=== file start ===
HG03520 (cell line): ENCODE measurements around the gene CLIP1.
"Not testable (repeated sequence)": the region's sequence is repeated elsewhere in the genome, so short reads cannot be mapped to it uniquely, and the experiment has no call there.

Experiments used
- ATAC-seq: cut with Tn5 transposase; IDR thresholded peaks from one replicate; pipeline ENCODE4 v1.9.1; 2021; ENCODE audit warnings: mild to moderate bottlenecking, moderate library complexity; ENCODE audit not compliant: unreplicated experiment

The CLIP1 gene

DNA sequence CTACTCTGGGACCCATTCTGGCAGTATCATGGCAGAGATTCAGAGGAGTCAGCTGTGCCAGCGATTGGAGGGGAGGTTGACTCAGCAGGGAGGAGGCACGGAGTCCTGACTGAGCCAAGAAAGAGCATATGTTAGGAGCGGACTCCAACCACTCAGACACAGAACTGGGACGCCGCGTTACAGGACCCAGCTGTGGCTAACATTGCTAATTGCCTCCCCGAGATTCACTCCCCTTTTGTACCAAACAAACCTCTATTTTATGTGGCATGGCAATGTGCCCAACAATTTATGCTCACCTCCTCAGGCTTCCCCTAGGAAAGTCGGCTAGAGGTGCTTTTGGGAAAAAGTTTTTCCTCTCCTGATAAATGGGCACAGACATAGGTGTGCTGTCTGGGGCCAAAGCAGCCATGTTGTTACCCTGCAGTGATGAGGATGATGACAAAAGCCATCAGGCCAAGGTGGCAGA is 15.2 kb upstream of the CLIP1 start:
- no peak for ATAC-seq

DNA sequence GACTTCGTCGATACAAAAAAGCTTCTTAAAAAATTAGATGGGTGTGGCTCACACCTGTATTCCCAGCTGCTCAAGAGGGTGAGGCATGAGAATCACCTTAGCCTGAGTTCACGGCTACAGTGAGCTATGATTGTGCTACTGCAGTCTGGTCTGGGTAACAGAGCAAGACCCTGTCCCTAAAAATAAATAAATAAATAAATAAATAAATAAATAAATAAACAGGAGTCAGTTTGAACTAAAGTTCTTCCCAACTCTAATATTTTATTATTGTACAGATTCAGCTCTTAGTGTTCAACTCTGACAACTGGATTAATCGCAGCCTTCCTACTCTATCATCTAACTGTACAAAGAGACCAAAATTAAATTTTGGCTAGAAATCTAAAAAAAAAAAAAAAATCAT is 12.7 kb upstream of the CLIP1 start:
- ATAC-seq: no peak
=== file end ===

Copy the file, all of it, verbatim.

HG03520 (cell line): ENCODE measurements around the gene CLIP1.
"Not testable (repeated sequence)": the region's sequence is repeated elsewhere in the genome, so short reads cannot be mapped to it uniquely, and the experiment has no call there.

Experiments used
- ATAC-seq: cut with Tn5 transposase; IDR thresholded peaks from one replicate; pipeline ENCODE4 v1.9.1; 2021; ENCODE audit warnings: mild to moderate bottlenecking, moderate library complexity; ENCODE audit not compliant: unreplicated experiment

The CLIP1 gene

DNA sequence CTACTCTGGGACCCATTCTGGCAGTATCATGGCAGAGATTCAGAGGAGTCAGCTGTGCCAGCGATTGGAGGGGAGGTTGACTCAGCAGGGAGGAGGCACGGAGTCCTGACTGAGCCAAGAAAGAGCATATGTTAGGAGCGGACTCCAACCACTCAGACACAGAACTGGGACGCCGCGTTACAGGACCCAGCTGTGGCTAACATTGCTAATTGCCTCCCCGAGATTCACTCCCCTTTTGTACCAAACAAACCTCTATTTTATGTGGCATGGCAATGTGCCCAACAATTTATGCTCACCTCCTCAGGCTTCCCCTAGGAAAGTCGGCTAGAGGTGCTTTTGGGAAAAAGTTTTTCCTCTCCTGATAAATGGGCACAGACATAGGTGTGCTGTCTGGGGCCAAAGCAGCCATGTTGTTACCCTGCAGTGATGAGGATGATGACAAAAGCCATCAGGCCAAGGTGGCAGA is 15.2 kb upstream of the CLIP1 start:
- no peak for ATAC-seq

DNA sequence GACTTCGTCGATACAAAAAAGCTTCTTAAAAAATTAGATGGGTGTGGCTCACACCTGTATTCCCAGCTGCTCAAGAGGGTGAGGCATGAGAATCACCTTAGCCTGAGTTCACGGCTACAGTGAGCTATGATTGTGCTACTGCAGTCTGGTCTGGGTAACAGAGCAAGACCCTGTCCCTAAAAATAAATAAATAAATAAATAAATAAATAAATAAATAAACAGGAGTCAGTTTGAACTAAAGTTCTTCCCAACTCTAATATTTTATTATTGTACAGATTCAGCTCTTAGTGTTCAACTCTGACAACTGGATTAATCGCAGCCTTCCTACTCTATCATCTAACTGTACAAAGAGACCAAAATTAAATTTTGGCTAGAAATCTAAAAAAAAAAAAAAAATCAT is 12.7 kb upstream of the CLIP1 start:
- ATAC-seq: no peak